Two Nights of The Big Wu
Quixote's True Blue
Words By Brian Rempel (BiggerGuyProductions)
Photos By Jhonette Perdue (BiggerGuyProductions)
Celebrating their 20th anniversary, The Big Wu brought a powerful and exciting weekend of great music to Denver. Personally, I hadn’t seen the band live before this weekend, however, musically speaking, they were everything I had imagined and more. Hailing from Northfield, Minnesota, The Big Wu has had a large following in Colorado for years which continues today. Opening the night at Quixote’s was Colorado favorite, Whiskey Tango. The band put on an energetic bluegrass set as always which prepared the anticipatory crowd for the rest of the night. In the back room the bluegrass vibe continued with two sets by The Henhouse Prowlers, who showed their amazing talent with some great down-home music. As the first set was winding down, I made my way to the main stage for The Big Wu.
As the band stepped onto the stage, the energy in the venue was electric. The crowd was ready for the return of The Wu in a big way. The band looked eager and ready to rock the house as they opened up with a great rendition of "Rhode Island Red" which fit nicely with the bluegrass theme of the opening bands. The first set progressed into some great Big Wu classics like "Bloodhound" and a solid version of "Oxygen" which segued seamlessly into "Midnight Rudy." "Gibson Girl" featured some outstanding slide guitar work by keyboardist Al Oikari, as well as an organ solo that made sure that everyone in the venue was dancing.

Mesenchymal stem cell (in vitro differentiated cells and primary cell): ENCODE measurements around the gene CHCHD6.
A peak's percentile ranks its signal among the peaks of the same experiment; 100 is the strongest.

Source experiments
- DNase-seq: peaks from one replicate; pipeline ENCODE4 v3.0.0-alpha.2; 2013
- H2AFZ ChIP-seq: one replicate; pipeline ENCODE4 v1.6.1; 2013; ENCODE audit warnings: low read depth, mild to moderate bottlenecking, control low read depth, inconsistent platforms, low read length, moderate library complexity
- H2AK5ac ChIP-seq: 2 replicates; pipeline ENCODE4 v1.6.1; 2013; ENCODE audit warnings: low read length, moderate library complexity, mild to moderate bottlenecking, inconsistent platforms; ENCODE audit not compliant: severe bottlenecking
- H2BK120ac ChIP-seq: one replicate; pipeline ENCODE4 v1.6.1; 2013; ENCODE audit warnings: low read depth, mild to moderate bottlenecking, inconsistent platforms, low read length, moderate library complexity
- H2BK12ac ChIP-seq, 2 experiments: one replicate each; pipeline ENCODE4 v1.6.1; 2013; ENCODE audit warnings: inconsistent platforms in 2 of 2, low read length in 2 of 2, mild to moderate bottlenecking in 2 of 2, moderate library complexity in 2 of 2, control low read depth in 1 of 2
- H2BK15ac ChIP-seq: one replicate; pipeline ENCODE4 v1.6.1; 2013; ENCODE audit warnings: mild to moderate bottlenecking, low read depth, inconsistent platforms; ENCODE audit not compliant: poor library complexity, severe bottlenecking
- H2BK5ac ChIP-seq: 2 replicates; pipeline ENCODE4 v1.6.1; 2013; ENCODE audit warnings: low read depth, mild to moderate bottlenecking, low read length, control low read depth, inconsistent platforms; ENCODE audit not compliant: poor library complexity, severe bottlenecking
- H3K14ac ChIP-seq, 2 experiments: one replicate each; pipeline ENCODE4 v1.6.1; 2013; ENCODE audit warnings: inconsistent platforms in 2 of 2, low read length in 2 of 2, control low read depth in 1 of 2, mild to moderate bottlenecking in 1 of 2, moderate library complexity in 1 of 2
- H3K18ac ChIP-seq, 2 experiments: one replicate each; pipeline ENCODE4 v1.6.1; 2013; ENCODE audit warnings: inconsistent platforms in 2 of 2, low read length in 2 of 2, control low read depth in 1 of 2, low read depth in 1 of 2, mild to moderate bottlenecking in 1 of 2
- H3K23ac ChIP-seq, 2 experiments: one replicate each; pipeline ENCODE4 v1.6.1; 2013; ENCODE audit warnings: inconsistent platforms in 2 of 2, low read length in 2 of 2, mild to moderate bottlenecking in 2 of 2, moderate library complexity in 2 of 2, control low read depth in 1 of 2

The crowd was soaking up every bit of energy the band was releasing as the set progressed into a funky cover of the Beatles’ classic "We Can Work It Out." As the opening notes of "Save Our Ship" rang out, we knew we were in for a treat, and we were right. The band wound down the first set with "Johnny Too Bad" and a spirited rendition of "Texas Fireball."
The second set began with the old favorite "Break Of Day" which segued nicely into a great version of Pink Floyd’s "Time." The band’s playing was as tight as ever as the set continued with the Big Wu classic, "Shantytown." The second set also included some tasty Dead related treats with covers of "They Love Each Other, La Bamba > Good Lovin’," and a great version of "U.S. Blues" that had the whole venue singing along. The show ended with a 17 minute "Southern Energy" that featured some excellent guitar work by Mark Grundhoeffer and Chris Castino. All in all, an excellent show for my first time experiencing The Big Wu live. I was anxious to see Saturday night’s show, and was not disappointed.
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